A father who visited psychologist Michael Anderson’s counseling office illustrates the shift in thinking many moms and dads need to make in their parenting.
The father said, “You wouldn’t believe what my daughter has become. In the last 90 days, she’s changed completely. She’ll do anything her friends tell her to do. She’s smoking. She’s drinking. She’s shoplifting.”
Michael asked him, “What was she like 90 days ago?”
“She was an A-student. She was in the church youth group and would do anything we told her to do.”
That wording caught Michael’s ear. “Well, it sounds like the only thing that has changed is who she’s listening to.”
In other words, the man’s daughter had never been encouraged to develop her identity or to think for herself, only to follow instructions. So when she stopped listening to mom and dad and started listening to her friends instead, it looked like a radical change was underway.
The ultimate goal of parenting is to launch your children into the world, ready to maintain healthy relationships, and to handle the rigors of the adult world all on their own. But the process of helping your child get there can often be counterintuitive.
Think about what you focus on in your parenting right now. Is it to get your kids’ outer behavior to look a certain way? When you see a well-behaved child, do you think, “Wow, those parents are doing a great job”?
That perception may or may not be accurate. The child could be acting out of strong character, or his obedience could only be a thin veneer. Discipline is only truly fruitful if it teaches children to have self-discipline.
How do you do that? A great place to start is to say what you mean and mean what you say. As cliché as that bit of advice may sound at first, Michael Anderson and his colleague Dr. Tim Johanson say the proof is all around us that this strategy is effective. We can also see the result of inconsistency.
Take the presence of Homeland Security at the airport, for example. They’ve taught you that they mean what they say. In contrast, many airlines have taught you that they don’t mean what they say.
It works like this: The officers at the security checkpoints usually don’t have to remind you to take off your belt and shoes and to remove your laptop from its bag. You do it automatically because you know they expect it. And if you don’t comply? You won’t get on the plane. Period.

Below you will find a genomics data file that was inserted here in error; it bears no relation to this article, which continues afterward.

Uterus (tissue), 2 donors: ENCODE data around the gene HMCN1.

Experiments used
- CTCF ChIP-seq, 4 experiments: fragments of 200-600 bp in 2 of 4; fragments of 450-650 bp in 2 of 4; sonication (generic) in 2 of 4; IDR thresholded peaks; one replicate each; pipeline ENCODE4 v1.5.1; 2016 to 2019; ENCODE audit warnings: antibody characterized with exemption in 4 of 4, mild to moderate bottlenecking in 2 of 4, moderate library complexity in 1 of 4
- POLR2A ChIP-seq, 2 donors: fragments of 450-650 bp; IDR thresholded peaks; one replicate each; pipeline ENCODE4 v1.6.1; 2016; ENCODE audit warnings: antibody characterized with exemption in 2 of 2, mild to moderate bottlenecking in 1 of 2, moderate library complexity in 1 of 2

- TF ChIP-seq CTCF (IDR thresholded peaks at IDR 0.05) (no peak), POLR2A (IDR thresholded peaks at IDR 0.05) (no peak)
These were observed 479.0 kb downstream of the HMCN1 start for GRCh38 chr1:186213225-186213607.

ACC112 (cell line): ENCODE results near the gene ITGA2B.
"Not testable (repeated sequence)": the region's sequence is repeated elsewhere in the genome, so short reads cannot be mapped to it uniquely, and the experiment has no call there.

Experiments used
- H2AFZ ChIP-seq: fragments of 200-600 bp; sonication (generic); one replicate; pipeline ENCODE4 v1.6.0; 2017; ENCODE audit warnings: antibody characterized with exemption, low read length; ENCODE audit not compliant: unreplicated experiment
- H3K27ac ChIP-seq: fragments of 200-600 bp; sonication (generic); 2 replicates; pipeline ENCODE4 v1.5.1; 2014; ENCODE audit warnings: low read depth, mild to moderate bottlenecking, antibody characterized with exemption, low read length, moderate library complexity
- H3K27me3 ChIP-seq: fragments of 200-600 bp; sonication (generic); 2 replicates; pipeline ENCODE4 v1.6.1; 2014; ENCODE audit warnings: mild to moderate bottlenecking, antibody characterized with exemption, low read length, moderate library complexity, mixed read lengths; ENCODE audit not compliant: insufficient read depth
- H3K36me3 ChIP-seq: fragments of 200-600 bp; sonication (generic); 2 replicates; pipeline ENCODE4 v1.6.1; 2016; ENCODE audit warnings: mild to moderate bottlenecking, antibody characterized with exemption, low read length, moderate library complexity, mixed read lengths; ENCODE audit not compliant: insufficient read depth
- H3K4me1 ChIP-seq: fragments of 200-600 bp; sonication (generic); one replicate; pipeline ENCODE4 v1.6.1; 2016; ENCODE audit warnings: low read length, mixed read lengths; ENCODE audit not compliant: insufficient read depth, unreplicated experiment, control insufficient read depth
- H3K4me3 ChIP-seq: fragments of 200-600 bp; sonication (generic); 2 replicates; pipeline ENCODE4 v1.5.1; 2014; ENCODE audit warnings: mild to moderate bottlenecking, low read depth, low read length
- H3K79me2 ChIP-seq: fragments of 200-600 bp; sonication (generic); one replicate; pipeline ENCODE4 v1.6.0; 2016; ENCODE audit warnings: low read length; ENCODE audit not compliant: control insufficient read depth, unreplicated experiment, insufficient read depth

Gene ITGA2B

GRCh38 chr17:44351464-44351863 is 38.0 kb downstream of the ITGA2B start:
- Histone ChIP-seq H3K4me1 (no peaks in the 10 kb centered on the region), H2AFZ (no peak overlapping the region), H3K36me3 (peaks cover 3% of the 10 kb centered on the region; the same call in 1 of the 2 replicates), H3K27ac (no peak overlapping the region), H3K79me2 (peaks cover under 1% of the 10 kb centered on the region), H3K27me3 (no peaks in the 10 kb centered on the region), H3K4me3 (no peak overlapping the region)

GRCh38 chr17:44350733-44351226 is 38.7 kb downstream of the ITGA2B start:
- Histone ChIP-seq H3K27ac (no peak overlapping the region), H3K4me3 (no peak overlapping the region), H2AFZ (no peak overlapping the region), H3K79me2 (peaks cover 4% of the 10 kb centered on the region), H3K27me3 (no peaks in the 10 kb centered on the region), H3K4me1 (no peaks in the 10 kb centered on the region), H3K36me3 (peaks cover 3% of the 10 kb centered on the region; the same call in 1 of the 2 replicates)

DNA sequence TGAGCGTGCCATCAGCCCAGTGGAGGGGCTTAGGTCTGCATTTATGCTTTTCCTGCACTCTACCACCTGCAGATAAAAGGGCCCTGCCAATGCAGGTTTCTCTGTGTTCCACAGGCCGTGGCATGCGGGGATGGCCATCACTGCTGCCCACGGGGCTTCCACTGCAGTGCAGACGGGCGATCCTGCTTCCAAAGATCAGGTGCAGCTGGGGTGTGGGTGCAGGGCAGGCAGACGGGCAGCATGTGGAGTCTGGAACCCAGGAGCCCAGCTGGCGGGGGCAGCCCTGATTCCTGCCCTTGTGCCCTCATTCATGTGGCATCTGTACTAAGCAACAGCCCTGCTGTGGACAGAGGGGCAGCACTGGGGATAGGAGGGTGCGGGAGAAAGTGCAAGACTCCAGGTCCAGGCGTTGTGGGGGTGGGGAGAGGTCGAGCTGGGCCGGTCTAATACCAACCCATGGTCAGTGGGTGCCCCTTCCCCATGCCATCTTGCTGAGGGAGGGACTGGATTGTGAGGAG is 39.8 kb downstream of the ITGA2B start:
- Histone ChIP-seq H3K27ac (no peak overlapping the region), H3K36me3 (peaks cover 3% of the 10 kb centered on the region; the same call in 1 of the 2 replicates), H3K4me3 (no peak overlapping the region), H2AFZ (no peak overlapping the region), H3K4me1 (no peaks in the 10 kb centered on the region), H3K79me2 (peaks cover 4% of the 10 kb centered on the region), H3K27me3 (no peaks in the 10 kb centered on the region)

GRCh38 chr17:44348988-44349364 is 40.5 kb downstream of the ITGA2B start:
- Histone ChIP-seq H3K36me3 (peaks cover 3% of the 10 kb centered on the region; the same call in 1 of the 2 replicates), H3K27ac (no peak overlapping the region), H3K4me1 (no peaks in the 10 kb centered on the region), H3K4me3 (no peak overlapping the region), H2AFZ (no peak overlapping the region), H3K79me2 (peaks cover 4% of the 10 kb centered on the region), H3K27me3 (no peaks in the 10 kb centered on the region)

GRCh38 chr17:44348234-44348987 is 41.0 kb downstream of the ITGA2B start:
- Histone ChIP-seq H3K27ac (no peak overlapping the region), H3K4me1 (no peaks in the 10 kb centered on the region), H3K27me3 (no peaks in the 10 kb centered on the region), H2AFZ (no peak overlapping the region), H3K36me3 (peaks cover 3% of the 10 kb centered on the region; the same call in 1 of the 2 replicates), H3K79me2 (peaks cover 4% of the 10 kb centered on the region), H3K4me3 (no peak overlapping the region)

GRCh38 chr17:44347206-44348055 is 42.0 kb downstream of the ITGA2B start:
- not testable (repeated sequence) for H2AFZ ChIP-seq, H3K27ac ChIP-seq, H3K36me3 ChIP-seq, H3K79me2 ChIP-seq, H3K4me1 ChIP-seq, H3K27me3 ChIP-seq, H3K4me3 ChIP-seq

But the airlines? They have signs everywhere telling you your bag can only be so tall by so wide. Yet, the guy in front of you always seems to be lugging something the size of a steamer trunk down the jetway.
Why does that happen? Because the airline isn’t consistent with enforcing their expectations, so we don’t take them seriously.
It’s the same thing with parenting. Inconsistencies in your parenting will haunt your household far more than you may think. If you’re flippant about what you say, you probably won’t follow through.
Inconsistencies are common when moms and dads try too hard to protect their children from struggle and the discomfort it causes. When your child makes bad decisions, it’s your job to make sure their life looks radically different than when they’re making good decisions. That’s how they learn. Paul teaches us that very principle in the book of Romans. Pain and suffering help build character.
If you feel like your parenting isn’t producing the character in your child you’ve expected, you may have to get creative. And to tap into that creativity, you may need to learn to think differently about how you parent.
We’ll fully unpack these intriguing concepts with Michael and Dr. Johanson on today’s and tomorrow’s programs, “Rethinking Your Parenting Strategies.” I think you’ll discover some simple, practical strategies you’ll be able to start using immediately to teach and train your kids and to help prepare them for adulthood.
Michael is a licensed psychologist, and Tim is a pediatrician. Both of these men have spent decades studying the way kids grow and learn, and they have some very interesting and out-of-the-box ideas that may very well transform your parenting.